Our homes are filled with electronics products, such as printers, televisions and set-top boxes, which have a standby or partial power-down mode. And despite the overall trend towards lower operating voltages, numerous home entertainment and computing peripherals continue to run from a 5V supply rail.
These 5V systems have just as much need for power-saving circuit features as devices operating at lower voltages such as 2.5V or 3.3V. This is why Nexperia has extended its power-saving logic technology to be compatible with 5V nodes.
Partial Power-Down Logic Technology
So-called IOFF circuitry is a logic technology feature which supports partial power-down, and is used in modular standby applications. IOFF circuitry has long been available on Nexperia’s CMOS low-power AUP, AVC, AXP and LVC logic device families.
Now, following the introduction of the LV-A(T) family, Nexperia’s standard CMOS logic portfolio is expanded to include partial-power down types which address the 5V node, in addition to 2.5V and 3.3V nodes for which LV-A is also fully specified.
How Partial Power-Down Works
Partial power-down involves shutting down unused parts of a circuit. It is mainly used to keep devices in standby mode. Logic technologies which support IOFF have no leakage path to the supply rails when the supply voltage is zero. The IOFF protection circuitry ensures that an excessive current may not be drawn from the input and output, preventing damage to subsystems, as shown in Figure 1.
Fig. 1: Disabling the flow of power using the IOFF feature
Nexperia’s LV-A(T) family of devices are notable for their low leakage when powered down. The LV-A(T) technology is rated for 0.1μA typical static current, and offers low propagation delay, as shown in the table below.
|Supply Voltage (VCC)||Output Drive (VO)||Prop Delay (tPD)||Temperature Range (Tamb)||Static Current (ICC)|
|LV-A||2.0 – 5.5V||±16mA||4.9ns @ 2.5V |
3.7ns @ 3.3V
2.9ns @ 5.0V
|-40°C to 125°C||0.1μA (typ.)|
|LV-AT||4.5 – 5.5V||±16mA||2.9ns @ 5.0V||-40°C to 125°C||0.1μA (typ.)|
LV-A(T) also features low noise, specified as Vol(p) <0.8V. As shown in Figure 2, Vol(p), Vol(v) is when one output is driven Low while other outputs simultaneously switch from High to Low. Voh(v), Voh(p) is when one output is driven High while other outputs simultaneously switch from Low to High.
Fig. 2: LV-A noise characteristics at VCC = 5V
LV-A types of logic devices feature CMOS input levels, while LV-A(T) types include lowinput thresholds for TTL interfacing. Both LV-A and LV-A(T) types feature Schmitt trigger action, which produces a small input-switching hysteresis of around 100mV: this improves noise immunity, as shown in Figures 3 and 4. True Schmitt trigger inputs are available in the 74LV14A and 74LV17A series of devices, as shown in Figure 5.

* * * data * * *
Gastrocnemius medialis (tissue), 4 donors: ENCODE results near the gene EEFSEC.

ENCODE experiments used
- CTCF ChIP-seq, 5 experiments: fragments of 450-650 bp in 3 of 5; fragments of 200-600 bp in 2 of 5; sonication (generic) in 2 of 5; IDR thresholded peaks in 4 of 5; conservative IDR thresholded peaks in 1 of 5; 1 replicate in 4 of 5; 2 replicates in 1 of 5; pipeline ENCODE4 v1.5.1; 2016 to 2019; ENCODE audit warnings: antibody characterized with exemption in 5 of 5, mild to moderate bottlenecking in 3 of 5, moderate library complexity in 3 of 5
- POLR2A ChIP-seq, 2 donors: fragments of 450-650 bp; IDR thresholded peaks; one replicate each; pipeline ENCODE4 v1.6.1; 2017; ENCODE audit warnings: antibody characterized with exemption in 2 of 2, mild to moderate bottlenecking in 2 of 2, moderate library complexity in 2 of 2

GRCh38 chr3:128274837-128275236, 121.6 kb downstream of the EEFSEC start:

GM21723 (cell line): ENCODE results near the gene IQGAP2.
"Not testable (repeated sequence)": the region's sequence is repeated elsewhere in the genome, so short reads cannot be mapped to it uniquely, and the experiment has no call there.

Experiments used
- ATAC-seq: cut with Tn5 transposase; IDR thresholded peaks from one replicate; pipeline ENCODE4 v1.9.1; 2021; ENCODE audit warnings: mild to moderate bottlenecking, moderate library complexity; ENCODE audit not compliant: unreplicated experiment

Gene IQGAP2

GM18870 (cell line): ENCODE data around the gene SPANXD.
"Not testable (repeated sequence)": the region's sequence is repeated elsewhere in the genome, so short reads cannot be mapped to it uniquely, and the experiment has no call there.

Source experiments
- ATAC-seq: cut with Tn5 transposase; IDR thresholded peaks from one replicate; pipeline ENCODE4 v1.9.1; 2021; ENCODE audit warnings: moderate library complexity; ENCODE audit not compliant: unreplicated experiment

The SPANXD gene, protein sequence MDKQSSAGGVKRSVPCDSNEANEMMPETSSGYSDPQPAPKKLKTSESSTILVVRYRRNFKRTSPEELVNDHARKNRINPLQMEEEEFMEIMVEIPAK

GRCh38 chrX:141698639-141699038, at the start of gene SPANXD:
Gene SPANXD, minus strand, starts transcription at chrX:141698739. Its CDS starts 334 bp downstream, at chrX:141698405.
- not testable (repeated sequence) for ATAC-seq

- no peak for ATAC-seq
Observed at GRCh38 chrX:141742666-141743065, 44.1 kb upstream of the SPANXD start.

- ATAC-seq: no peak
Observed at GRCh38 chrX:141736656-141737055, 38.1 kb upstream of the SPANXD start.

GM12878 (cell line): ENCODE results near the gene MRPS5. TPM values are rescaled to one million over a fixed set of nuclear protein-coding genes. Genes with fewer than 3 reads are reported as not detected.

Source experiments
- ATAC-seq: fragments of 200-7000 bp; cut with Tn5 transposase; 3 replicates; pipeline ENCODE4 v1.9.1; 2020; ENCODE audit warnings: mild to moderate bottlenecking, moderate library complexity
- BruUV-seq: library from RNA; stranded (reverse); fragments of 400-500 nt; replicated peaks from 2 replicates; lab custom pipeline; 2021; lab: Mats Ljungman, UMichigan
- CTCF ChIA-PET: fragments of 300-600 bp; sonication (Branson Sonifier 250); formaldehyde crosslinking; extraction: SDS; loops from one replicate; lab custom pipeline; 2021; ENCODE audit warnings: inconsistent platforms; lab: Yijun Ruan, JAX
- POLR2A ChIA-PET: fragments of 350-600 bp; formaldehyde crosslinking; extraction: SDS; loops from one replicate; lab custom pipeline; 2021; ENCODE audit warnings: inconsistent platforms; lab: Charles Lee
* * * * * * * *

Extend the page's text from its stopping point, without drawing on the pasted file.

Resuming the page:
Fig. 3: LV-A CMOS input with Schmitt action at 5V
Fig. 4: LV-A(T) TTL inputs with Schmitt action at 5V
Fig. 5: LV-A Schmitt trigger inputs at 5V
LV-A products operate with defined low input levels of ≤0.3xVCC and high input levels of ≥0.7xVCC at a supply-voltage range of 2.0V to 5.5V.
For LV-A(T) products, the low input level is ≤0.8V and the high input level is ≥2.0V at a supply-voltage range of 4.5V to 5.5V.
LV-A(T) Additional Features: Over-Voltage Tolerant Inputs and Open-Drain Outputs
With over-voltage tolerant inputs, the maximum voltage applied to an input may exceed the supply voltage. For LV-A(T) devices, 5.5V may be applied to the inputs irrespective of the supply voltage. Thanks to this feature, LV-A solutions are suitable for High-to-Low level translation. For example, when supplied at 3.3V, 5.0V may be applied to the input to achieve 5.0V to 3.3V voltage translation. Because of their low-threshold inputs, LV-A(T) solutions are suitable for Low-to-High level translation. For example, when supplied at 5.0V, 3.3V may be applied to the input to achieve 3.3V to 5.0V voltage translation.
Options with open-drain outputs include outputs with only an NMOS transistor to ground. To achieve a logical High on the output when the product is in the high-impedance state, or 3-state, a pull-up resistor can be used to reach the desired output-voltage level. The pull-up resistor can be used with a pull-up voltage higher or lower than the supply voltage.
Independent of the supply voltage, open-drain LV-A(T) solutions can be used with a pull-up voltage of 5.5V or lower, which allows for voltage translation.
Nexperia’s LV-A(T) and LV-A Portfolios
Nexperia’s LV-A(T) portfolio is comprised of logic buffers, inverters and transceivers. The LV-A portfolio also includes AND, OR, NAND and NOR gates.
A total of 18 types are available in this family, all in industry-standard TSSOP packages, as shown.